Even those 1794 and 1795 Flowing Hair dollars that were acceptable for distribution show many of the difficulties the early United States Mint had with coinage operations. Virtually all of the known examples are softly struck to one degree or another at the left-obverse and reverse border. This is due to the Mint’s use of a press that was intended for smaller-size coins, as well as the fact that the dies eventually “slipped” and became misaligned in the press. Additionally, many 1794 and 1795 Flowing Hair dollars display adjustment marks that represent the Mint’s filing down of overweight planchets to make them confirm to the legally specified weight range for this issue. While these adjustment marks are often innocuous, as on the present coin, they are sometimes so numerous as to severely compromise one or more elements of a coin’s design.

Coin Collectors have pursued the 1794 silver dollar from the earliest days of the hobby. It is the most important and one of the rarest silver dollars. An example of this date was featured in the first all coin auction sale held in this country, the Roper Sale (M. Thomas and Sons, February, 1851), lot 22, item number 4. The charisma of this coin cannot be overemphasized. Many collectors choose this date over the much less expensive 1795 dollar when putting together a type set. Of course its position as first-date-of –issue is but another reason for advanced collectors to obtain this date. Regardless of striking quality or level of preservation, a 1794 Flowing Hair Silver Dollar is extremely important in numismatic circles, and the ownership of even a low-grade and/or impaired example is the mark of an important collection. Somewhat more common are the Flowing Hair Dollars of 1795 with the original mintage of 160,295. Varieties include Two Leaves, Three Leaves, and the Silver Plug.

Before the Revolutionary War, coins from many European nations circulated freely in the American colonies along with decimal coinage issued by the various colonies. Chief among these was the Spanish silver dollar coins (also called pieces of eight or eight reales) minted in Mexico and other colonies with silver mined from Central and South American mines. These coins, along with others of similar size and value, were in use throughout the colonies. They remained legal tender in the United States until 1857. The dollar was intended to replace the Spanish, English, Dutch and French coins that dominated the commerce of the Confederation era. It was authorized on April 2, 1792 in an act that also created the United States Mint and our nation’s coinage. Because it was the Unit, the silver dollar was the most important coin created and the basis of the nation’s monetary system. All other coins struck, and all paper money as well, are either fractional parts or multiples of the dollar, and the Flowing Hair Silver dollar was the first one made.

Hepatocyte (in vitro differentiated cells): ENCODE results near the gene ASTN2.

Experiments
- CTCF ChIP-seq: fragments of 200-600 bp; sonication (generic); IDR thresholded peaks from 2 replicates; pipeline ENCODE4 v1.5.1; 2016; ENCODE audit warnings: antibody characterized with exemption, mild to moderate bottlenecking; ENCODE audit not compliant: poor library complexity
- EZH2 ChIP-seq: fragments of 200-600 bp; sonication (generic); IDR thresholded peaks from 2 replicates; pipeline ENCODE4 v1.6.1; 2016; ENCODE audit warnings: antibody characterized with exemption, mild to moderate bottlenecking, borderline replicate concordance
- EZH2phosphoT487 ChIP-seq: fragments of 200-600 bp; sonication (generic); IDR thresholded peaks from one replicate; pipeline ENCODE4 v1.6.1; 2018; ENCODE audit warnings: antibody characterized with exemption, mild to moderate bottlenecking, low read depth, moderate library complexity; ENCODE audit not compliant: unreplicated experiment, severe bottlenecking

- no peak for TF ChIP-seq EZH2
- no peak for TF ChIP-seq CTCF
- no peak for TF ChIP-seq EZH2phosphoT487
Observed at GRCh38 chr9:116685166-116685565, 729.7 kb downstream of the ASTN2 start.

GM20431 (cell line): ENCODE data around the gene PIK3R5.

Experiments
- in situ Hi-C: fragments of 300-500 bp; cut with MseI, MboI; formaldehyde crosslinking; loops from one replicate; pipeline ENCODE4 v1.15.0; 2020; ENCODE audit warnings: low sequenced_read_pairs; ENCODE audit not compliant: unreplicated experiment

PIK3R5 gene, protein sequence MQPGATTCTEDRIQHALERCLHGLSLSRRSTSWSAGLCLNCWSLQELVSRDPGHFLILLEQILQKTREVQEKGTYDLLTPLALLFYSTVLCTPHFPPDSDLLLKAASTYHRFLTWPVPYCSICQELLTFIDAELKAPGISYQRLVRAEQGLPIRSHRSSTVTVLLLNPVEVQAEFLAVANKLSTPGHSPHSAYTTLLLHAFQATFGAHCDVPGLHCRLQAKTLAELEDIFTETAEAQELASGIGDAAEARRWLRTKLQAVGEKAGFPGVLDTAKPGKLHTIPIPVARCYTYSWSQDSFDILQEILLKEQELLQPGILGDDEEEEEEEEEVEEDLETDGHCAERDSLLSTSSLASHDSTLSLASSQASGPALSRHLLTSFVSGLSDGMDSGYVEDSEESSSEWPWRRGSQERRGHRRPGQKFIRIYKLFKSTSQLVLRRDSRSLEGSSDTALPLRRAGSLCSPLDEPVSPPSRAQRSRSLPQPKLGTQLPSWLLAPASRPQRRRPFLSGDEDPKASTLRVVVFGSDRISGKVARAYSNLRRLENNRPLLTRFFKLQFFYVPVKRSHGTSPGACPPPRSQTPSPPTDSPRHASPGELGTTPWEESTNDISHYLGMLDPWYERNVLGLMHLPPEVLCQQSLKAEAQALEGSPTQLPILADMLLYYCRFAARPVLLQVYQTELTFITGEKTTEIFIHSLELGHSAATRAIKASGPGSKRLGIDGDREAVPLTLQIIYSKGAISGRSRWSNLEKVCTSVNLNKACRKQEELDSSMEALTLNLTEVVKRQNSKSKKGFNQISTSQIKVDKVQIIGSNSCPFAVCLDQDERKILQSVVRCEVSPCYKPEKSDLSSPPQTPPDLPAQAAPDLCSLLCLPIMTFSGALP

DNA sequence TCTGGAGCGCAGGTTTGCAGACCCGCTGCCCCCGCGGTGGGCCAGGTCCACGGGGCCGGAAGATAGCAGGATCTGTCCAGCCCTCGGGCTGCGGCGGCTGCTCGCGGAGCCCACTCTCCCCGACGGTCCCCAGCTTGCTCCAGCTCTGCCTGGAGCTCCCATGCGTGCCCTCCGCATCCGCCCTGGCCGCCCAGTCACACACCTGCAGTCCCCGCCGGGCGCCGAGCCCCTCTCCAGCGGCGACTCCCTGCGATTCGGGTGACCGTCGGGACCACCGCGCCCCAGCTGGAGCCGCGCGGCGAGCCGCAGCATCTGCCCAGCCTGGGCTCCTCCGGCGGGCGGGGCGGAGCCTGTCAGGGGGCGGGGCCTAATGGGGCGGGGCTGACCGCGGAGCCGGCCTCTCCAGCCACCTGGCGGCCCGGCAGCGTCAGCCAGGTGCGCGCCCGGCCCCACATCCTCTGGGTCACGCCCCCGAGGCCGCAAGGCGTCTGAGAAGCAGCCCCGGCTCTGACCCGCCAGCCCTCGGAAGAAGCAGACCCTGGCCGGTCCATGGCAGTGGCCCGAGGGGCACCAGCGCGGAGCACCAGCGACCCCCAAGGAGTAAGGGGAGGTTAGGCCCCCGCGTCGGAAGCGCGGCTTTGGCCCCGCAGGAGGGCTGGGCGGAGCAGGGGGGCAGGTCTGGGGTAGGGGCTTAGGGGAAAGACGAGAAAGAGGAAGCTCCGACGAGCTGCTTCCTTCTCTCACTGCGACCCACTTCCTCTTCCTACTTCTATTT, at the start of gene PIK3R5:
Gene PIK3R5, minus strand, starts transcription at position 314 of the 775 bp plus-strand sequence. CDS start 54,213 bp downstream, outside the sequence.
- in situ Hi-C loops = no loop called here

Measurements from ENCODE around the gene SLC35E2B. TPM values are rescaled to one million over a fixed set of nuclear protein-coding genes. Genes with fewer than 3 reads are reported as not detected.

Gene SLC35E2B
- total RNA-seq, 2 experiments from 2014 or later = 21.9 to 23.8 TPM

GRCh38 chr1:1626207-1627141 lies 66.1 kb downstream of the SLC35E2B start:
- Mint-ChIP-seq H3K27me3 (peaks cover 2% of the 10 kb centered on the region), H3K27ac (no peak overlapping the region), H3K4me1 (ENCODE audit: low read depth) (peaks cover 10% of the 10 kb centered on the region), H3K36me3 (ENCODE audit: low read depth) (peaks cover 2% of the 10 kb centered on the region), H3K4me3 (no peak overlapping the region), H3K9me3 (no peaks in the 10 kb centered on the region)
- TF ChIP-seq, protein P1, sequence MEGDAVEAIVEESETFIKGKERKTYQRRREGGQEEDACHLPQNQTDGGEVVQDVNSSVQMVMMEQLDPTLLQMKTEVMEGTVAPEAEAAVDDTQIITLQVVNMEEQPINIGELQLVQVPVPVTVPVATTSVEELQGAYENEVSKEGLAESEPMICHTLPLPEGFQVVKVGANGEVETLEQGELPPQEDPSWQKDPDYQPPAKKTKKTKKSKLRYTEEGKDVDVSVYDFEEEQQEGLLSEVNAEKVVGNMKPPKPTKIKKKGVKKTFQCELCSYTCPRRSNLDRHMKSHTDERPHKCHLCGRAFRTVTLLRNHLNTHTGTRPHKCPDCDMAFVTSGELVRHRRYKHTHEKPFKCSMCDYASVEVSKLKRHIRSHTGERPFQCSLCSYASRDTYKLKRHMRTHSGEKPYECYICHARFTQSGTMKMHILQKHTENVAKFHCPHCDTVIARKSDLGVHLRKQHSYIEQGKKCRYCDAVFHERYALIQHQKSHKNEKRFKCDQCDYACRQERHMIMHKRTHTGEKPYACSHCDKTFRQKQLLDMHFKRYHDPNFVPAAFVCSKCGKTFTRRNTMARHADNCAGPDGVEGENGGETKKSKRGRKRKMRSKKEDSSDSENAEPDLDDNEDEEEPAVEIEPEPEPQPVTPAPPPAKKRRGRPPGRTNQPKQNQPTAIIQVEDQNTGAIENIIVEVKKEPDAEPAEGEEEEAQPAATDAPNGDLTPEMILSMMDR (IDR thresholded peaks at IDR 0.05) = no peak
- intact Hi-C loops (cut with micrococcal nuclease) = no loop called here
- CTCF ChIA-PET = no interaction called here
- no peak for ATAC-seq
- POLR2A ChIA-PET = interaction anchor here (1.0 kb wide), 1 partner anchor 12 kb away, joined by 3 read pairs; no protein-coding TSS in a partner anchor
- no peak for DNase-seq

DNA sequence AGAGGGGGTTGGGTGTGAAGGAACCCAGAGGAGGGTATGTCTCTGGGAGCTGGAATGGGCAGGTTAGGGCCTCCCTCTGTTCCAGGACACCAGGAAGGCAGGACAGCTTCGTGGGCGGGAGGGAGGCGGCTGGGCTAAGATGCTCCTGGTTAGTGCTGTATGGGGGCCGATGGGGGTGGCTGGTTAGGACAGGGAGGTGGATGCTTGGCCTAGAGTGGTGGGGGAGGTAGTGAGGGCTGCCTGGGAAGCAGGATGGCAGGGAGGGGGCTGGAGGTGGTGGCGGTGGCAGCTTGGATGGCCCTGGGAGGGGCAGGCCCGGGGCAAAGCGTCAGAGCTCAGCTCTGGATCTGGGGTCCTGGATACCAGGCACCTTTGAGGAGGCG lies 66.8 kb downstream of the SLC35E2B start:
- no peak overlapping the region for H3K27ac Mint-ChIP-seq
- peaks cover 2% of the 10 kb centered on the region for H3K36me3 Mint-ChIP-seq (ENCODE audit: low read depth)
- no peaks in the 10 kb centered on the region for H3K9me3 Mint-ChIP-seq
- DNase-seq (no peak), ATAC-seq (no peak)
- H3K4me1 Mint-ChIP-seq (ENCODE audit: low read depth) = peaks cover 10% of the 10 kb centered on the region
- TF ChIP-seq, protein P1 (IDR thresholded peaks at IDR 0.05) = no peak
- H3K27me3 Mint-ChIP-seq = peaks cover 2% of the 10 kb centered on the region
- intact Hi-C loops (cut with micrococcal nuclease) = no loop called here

DATE NOTES
1794 Silver Dollar
The Flowing Hair design appeared on the first United States Silver Dollars in 1794, but only lasted until sometime in 1795, when it was replaced with the Draped Bust design. The 1794 Silver Dollar is a rare coin, represented by approximately 150-200 survivors. The 1795 Silver Dollar is much more common, but the demand from type collectors keeps the prices high.
1795 Silver Dollar
1795 Silver Dollar - Silver Plugged
The usual numismatic rules do not apply to coins such as this plugged silver dollar. When a plug is added at the Mint to add weight to a light planchet, the coin becomes one of the most eagerly sought Flowing Hair type dollars. The use of the plug shows the early Mint’s chronic shortage of high quality planchets. Its insertion was used to bring the planchet up to specifications. During the striking process, the plug was flattened but remained discernible because it tended to tone differently from the rest of the coin.

 



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Early Silver Dollars - Flowing Hair Silver Dollars 1794-1795